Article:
cover image Secret Life of the City: How Nature Thrives in the Urban Wild

Secret Life of the City: How Nature Thrives in the Urban Wild

Hanna Hagen Bjørgaas, trans. from the Norwegian by Matt Bagguley. Greystone, $26.95 (264p) ISBN 978-1-77164-935-3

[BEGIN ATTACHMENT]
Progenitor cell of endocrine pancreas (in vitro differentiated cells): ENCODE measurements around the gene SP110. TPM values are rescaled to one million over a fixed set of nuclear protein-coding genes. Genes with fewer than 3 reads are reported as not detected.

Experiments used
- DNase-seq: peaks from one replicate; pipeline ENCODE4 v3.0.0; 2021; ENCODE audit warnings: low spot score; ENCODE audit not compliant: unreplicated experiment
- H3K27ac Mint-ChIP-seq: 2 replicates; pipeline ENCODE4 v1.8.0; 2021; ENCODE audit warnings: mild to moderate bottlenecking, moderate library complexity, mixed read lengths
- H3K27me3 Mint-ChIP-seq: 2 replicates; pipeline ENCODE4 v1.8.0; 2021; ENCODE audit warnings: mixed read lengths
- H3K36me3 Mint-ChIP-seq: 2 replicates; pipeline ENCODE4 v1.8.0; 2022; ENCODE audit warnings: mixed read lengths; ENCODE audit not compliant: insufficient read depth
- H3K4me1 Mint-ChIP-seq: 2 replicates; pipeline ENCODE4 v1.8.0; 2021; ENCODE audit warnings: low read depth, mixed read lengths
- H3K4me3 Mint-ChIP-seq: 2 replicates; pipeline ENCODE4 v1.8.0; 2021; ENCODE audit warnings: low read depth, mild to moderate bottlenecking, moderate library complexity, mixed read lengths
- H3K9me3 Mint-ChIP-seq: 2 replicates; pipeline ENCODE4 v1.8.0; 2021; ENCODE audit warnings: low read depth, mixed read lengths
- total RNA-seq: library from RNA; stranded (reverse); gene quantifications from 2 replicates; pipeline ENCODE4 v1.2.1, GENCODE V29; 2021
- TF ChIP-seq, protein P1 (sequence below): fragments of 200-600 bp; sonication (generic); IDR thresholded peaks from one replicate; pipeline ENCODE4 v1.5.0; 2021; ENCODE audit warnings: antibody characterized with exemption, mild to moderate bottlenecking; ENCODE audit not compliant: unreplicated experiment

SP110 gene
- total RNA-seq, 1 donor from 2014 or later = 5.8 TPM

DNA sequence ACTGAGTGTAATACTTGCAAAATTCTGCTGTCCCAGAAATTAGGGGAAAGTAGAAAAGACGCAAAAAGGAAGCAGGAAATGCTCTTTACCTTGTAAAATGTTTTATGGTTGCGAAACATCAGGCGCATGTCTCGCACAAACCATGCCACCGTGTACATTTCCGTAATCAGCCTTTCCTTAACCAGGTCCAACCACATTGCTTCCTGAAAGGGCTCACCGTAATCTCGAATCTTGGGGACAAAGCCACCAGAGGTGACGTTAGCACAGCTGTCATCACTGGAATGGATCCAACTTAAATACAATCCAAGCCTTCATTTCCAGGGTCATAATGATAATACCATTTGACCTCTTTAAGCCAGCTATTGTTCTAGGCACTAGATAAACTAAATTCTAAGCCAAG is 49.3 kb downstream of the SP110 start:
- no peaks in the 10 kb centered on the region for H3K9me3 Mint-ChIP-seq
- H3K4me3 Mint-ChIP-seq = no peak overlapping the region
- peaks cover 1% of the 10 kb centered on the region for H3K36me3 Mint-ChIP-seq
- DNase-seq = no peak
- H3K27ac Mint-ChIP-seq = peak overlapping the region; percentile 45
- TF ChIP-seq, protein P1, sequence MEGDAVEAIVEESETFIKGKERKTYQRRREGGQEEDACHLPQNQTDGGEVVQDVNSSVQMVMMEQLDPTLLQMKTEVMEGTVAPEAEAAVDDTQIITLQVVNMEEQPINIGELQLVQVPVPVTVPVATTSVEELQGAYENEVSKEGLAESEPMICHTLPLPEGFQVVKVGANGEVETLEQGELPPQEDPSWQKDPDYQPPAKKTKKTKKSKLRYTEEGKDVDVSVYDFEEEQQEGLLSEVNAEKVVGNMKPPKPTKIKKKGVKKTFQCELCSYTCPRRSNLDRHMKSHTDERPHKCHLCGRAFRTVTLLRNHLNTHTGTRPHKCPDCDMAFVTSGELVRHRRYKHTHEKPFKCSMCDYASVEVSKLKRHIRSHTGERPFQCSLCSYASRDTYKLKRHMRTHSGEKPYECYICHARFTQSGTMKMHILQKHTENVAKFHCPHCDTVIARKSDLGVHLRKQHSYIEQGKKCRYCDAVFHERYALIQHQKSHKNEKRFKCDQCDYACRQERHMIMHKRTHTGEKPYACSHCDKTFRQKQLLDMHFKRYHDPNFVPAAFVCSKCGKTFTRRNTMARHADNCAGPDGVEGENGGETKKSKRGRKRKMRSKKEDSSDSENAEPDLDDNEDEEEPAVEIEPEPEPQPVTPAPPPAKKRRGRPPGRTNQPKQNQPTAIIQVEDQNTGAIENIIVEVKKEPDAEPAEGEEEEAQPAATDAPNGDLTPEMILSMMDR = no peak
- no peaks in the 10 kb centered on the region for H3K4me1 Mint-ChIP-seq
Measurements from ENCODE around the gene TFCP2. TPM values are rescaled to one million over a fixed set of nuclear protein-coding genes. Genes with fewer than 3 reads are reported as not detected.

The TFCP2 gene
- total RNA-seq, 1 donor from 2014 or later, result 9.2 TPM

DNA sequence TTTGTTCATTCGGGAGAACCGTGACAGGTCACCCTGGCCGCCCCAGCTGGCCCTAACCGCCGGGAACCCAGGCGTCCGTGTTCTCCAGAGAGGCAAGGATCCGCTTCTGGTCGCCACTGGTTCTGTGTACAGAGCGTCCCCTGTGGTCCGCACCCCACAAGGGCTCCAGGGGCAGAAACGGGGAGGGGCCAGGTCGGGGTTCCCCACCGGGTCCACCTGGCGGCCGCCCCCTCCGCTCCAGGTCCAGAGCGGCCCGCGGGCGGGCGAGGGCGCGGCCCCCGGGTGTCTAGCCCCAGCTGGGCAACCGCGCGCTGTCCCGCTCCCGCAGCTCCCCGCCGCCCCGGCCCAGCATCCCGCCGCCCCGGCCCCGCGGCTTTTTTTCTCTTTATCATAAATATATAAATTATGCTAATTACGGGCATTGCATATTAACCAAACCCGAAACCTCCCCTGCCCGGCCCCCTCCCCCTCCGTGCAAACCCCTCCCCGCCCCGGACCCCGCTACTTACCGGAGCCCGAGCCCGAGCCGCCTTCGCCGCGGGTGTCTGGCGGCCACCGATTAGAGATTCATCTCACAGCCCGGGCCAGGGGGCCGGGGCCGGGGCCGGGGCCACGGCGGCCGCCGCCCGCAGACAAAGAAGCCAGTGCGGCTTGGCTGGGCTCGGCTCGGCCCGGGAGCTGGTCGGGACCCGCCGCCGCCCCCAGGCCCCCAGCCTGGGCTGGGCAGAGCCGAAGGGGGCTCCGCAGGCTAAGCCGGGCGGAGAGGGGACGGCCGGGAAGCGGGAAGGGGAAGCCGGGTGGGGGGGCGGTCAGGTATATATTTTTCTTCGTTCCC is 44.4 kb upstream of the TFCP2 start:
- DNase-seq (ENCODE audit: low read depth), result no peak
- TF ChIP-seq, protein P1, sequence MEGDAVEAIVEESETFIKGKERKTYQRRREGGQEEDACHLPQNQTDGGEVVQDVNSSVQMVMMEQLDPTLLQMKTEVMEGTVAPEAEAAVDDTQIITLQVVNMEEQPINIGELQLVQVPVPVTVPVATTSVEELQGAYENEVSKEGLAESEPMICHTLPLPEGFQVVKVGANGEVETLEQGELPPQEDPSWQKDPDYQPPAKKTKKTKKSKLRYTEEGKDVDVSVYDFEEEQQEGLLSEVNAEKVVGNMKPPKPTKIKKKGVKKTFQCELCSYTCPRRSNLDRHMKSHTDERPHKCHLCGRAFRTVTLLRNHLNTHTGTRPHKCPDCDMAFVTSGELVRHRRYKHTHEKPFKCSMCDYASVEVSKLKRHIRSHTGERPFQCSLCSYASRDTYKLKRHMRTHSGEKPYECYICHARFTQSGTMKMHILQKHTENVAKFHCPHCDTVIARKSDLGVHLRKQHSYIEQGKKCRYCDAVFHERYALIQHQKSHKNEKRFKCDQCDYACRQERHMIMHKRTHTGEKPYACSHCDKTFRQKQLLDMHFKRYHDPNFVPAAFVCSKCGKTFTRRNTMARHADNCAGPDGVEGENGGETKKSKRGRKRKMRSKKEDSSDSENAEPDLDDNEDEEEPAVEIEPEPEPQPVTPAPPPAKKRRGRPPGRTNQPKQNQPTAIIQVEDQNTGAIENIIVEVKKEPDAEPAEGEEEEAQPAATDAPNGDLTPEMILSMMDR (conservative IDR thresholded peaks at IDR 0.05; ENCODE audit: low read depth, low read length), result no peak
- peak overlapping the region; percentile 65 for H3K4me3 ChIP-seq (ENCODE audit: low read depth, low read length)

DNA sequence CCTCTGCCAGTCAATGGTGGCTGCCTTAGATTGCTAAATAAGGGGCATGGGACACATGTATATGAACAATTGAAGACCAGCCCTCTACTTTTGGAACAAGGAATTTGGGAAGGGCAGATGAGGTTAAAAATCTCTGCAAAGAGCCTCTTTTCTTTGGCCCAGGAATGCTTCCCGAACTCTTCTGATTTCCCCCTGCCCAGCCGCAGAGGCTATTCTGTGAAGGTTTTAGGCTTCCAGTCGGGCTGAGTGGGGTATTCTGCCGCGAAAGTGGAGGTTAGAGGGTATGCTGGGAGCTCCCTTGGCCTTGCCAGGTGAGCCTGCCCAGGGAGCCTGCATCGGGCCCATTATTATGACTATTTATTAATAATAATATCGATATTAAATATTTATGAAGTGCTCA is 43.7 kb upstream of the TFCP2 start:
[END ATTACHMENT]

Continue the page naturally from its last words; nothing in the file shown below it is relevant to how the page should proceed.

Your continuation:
Biologist Bjørgaas debuts with an enchanting paean to the overlooked marvels of metropolitan wildlife. “Our idea of spectacular nature, untouched by human hands, has stood in the way” of appreciating urban ecosystems, Bjørgaas contends, surveying the plants and animals that thrive in the cities of her native Norway. Some urban animals, she writes, have developed adaptations that distinguish them from their rural counterparts: city squirrels depend on “visual signals, such as wagging their tails” to warn other squirrels of danger because their auditory communications are drowned out by noise pollution, and some birds sing at higher frequencies than their nonurban counterparts to better stand out against the din of urban life. Other organisms didn’t have to adapt because they were already well suited to city conditions, such as house sparrows, whose undiscerning eating habits enable them to thrive on human leftovers, and the “city rim lichen” that, owing to its origins in Iceland’s sulfur-rich geothermal hot springs, flourishes even in the sulfur vapor of smog. The stimulating research findings offer a nuanced understanding of urban flora and fauna and push back against common assumptions about where nature ends and the human world begins. City dwellers will see their environs in a new light. (Apr.)